Total Posts:35|Showing Posts:1-30|Last Page
Jump to topic:

Prebiotic Deoxyribose Synthesis?

SuburbiaSurvivor
Posts: 872
Add as Friend
Challenge to a Debate
Send a Message
5/25/2012 4:51:54 PM
Posted: 4 years ago
I literally can't find ANY articles ANYWHERE illustrating any sort of mechanism for getting deoxyribose. There's the whole formose reaction that gets ribose (of course, there's the list of problems with that) but I can't find anything for ribose. I'm writing a paper on abiogenesis and it's going to be really hard to refute something if there aren't even any arguments for it >.<
"I'm going to tell you something that you're never going to forget, SuburbiaSurvivor. Women... Are just human beings"
Wnope
Posts: 6,924
Add as Friend
Challenge to a Debate
Send a Message
5/25/2012 5:35:07 PM
Posted: 4 years ago
I've never heard of an abiogenesis hypothesis that proposes the synthesis of DNA from scratch.

Instead, think about a cluster of molecules, a macro-molecule, which is chemically oriented such that, when it comes into contact with other molecules, a "copy" is made and the macro-molecule replicates.

The big argument is over what the original macromolecule was that eventually become DNA. A major competitor is pRNA World, since we know of RNA-like structures that exhibit everything needed in a macromolecule (can reproduce and mutate by itself).

Check out this link: http://thelivingcosmos.com...

Getting from pRNA to DNA is another story. One of the most interested hypothesis I've heard on that is that viruses and other single-strand organisms actually came much earlier in the evolutionary tree than we previously realized, and that the movement from single-strand to double-strand is related to the co-evolution of viruses and other organisms.

Here's a rather techy article on that: http://www.biology-direct.com...
Wnope
Posts: 6,924
Add as Friend
Challenge to a Debate
Send a Message
5/25/2012 6:09:58 PM
Posted: 4 years ago
Also, try to remember that the first prokaryotic cells weren't much more than a sack of DNA enclosed in a phospholipid (sp) bilayer. Cells didn't even a nucleus until quite far into evolution (in single cellular terms).
darkkermit
Posts: 11,204
Add as Friend
Challenge to a Debate
Send a Message
5/25/2012 8:43:55 PM
Posted: 4 years ago
Well DNA can theoretically though be synthesized though If it were created. It might take multiple steps, but it should be theoretically possible to synthesize anything that exists.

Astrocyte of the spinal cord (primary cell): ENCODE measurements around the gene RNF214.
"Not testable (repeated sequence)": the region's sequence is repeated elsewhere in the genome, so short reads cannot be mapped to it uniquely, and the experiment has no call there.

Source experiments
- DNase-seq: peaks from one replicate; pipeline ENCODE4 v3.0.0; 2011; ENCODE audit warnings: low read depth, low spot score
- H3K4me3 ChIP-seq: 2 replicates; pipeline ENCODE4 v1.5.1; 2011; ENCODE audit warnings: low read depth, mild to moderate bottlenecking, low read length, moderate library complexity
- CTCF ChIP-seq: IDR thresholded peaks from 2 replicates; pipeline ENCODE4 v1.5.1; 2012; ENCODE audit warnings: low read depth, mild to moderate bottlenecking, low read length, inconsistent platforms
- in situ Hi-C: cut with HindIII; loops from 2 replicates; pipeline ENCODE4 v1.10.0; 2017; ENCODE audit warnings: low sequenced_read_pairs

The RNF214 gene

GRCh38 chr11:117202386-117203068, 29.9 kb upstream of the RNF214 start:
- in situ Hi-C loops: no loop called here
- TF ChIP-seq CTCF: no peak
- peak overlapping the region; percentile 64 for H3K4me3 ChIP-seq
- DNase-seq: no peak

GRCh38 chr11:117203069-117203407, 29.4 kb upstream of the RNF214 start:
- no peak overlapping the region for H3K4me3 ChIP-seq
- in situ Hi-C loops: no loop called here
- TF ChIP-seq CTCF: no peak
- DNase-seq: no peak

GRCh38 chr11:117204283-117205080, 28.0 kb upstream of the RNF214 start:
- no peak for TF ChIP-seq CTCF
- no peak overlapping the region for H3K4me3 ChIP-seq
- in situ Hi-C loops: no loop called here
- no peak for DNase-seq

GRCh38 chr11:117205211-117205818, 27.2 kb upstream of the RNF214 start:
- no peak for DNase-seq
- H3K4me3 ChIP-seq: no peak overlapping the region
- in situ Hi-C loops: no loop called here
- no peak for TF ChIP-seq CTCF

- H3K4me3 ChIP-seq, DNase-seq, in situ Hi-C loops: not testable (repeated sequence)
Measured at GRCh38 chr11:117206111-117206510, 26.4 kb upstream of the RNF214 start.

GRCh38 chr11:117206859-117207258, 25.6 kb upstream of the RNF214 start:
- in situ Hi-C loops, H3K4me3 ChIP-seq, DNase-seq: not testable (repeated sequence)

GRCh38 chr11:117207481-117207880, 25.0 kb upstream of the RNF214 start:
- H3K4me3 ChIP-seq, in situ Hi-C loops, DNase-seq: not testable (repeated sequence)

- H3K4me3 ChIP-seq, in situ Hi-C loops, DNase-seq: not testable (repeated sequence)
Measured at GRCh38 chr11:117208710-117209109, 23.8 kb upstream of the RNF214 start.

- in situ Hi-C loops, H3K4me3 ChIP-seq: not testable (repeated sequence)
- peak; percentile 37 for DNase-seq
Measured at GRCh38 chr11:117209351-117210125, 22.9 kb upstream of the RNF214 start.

Open borders debate:
http://www.debate.org...
Wnope
Posts: 6,924
Add as Friend
Challenge to a Debate
Send a Message
5/25/2012 10:38:25 PM
Posted: 4 years ago
At 5/25/2012 8:43:55 PM, darkkermit wrote:
Well DNA can theoretically though be synthesized though If it were created. It might take multiple steps, but it should be theoretically possible to synthesize anything that exists.

Sure, in a lab, but he was talking about abiogenesis in pre-atmospheric earth.

Odd though, that a teacher would assign a project like "write a report on abiogenesis which leads directly to DNA." Maybe if its a grad class and you're supposed to spell out evolution from the macromolecule all the way up to eukaryotes.

Almost makes me think this OP is a subtle way of challenging abiogenesis without actually making an affirmative claim. But that's just a prima facie response.
darkkermit
Posts: 11,204
Add as Friend
Challenge to a Debate
Send a Message
5/25/2012 10:56:06 PM
Posted: 4 years ago
At 5/25/2012 10:38:25 PM, Wnope wrote:
At 5/25/2012 8:43:55 PM, darkkermit wrote:
Well DNA can theoretically though be synthesized though If it were created. It might take multiple steps, but it should be theoretically possible to synthesize anything that exists.

Sure, in a lab, but he was talking about abiogenesis in pre-atmospheric earth.

If it can be created in a lab, it could theoretically be created naturally, provided that the conditions are the same. How likely nature can simulate lab conditions, who knows.

Odd though, that a teacher would assign a project like "write a report on abiogenesis which leads directly to DNA." Maybe if its a grad class and you're supposed to spell out evolution from the macromolecule all the way up to eukaryotes.